When it comes to testing software applications, various testing techniques can be employed. Three common testing methods are unit testing, integration testing and end-to-end testing. All these different kinds of testing overlap, so you just can’t implement one or two forms of testing and you will be good. Like if you are in the initial stage of development you can write a few unit tests which a developer can run once he makes changes to a function. Further, if we have mocked most of the external dependencies we can check the compatibility between different modules and service layers. At last, we can do an e2e test to ensure the overall outcome of the application for a particular input.
In a traditional development approach, testing activities were often performed towards the end of the SDLC, after the code had been developed. This approach is known as a "right shift" because testing is shifted to the right side of the development timeline.
However, in recent years, there has been a shift towards integrating testing activities earlier in the SDLC, which is referred to as a "left shift." This shift aims to catch defects and ensure quality at an earlier stage, improving overall efficiency and reducing the cost of fixing issues later on.
In this blog, I will share my journey with different kinds of testing approaches and their importance in the software testing cycle. And discuss the differences between them. At last, I will talk about what can be a much more productive approach that helped me get rid of writing tests at all !!
When to do Integration testing?
So basically, as we know Integration testing is a testing technique that focuses on testing the integration of various components or modules of a system. This testing is performed after unit testing and before system testing. The primary goal of integration testing is to ensure that the different modules or components of a system work together as intended. Since this approach involves syncing different modules, instead of testing a particular functionality in isolation like in unit testing. In other words, integration is the sum of all the units that make a certain API work.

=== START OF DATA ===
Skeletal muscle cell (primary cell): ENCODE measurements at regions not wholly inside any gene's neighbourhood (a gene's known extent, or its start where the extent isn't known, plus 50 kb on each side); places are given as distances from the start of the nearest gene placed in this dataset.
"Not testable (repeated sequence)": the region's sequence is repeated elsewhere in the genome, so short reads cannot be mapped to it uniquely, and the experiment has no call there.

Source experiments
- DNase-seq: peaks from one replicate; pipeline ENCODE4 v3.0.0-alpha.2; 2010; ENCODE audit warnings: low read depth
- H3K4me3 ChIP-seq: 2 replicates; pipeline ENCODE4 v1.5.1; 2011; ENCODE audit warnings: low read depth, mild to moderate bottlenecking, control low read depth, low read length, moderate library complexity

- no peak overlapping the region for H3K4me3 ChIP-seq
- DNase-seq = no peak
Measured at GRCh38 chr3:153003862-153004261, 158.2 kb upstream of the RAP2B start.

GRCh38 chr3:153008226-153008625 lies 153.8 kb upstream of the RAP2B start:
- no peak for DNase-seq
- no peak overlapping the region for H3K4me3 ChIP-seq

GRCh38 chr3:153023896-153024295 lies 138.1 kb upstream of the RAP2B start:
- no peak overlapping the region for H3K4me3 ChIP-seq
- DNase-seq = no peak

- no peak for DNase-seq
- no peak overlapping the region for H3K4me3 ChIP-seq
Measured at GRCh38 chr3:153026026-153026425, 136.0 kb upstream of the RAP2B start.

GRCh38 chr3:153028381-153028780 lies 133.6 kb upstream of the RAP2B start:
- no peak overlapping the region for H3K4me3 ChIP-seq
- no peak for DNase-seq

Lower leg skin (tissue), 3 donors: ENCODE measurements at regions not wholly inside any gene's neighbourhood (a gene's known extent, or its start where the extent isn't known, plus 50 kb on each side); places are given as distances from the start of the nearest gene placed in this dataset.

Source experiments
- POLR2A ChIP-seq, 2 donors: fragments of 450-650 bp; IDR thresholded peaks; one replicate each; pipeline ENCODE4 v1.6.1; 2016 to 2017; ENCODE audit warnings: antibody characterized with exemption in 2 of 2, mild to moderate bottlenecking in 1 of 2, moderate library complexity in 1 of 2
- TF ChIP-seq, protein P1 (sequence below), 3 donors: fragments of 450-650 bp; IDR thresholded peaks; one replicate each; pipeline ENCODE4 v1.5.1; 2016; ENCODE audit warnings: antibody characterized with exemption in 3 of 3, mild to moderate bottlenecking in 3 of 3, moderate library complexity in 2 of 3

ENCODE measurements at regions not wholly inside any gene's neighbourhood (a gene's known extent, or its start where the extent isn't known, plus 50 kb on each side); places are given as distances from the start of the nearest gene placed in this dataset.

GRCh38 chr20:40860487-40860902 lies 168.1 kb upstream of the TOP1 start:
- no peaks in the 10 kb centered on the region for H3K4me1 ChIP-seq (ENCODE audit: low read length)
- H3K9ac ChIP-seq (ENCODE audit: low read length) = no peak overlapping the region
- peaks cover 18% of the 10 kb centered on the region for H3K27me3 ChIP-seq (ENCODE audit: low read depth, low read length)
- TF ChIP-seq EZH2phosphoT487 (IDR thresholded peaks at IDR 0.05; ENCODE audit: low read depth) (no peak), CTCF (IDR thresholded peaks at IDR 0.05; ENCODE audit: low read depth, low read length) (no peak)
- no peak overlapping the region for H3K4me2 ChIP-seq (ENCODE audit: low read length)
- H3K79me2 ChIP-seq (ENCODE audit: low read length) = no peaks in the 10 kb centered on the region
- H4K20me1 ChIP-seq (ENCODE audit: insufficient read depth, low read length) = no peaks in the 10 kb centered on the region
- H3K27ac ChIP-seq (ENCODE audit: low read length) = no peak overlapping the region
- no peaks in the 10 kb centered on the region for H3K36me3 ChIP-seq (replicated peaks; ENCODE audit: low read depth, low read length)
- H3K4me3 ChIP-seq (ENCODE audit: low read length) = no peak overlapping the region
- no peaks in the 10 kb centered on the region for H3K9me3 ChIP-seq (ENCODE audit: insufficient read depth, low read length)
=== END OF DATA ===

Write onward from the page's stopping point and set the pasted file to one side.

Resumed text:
Years back Guillermo Rauch (founder of socket.io) who is quite active in the domain also tweeted that we should mainly write integration tests as helps to it ensure that all the components of the backend system work as intended and are compatible with each other. It's the whole application that needs to be tested not just a bunch of packages.
When to do End-to-End testing?
So, E2E is a testing technique that focuses on testing an entire system, from the start to the end. This testing can be performed after integration testing and before user acceptance testing. The primary goal of these tests is to ensure that the entire system behaves as expected and meets the user's requirements by simulating a real-world situation from the perspective of the end user. We can consider e2e testing as part of BDD. Usually in most organizations, QA and development teams collaborate to define features using BDD-style specifications, create automated E2E test scenarios, execute them against the application, and report results. This can be a cumbersome process as QA are usually not code-oriented persons. And many developers face a hard time whenever a regression is tested against a feature. As I promised we'll later In this section get to know how I generated my e2e test suite with minimal effort.
While E2E testing is typically performed towards the later stages of the SDLC, it is still considered a "right shift" activity. E2E testing involves testing the entire system or application as a whole, ensuring that all components and interactions work correctly from end to end. It often requires a stable, functioning system before it can be effectively conducted.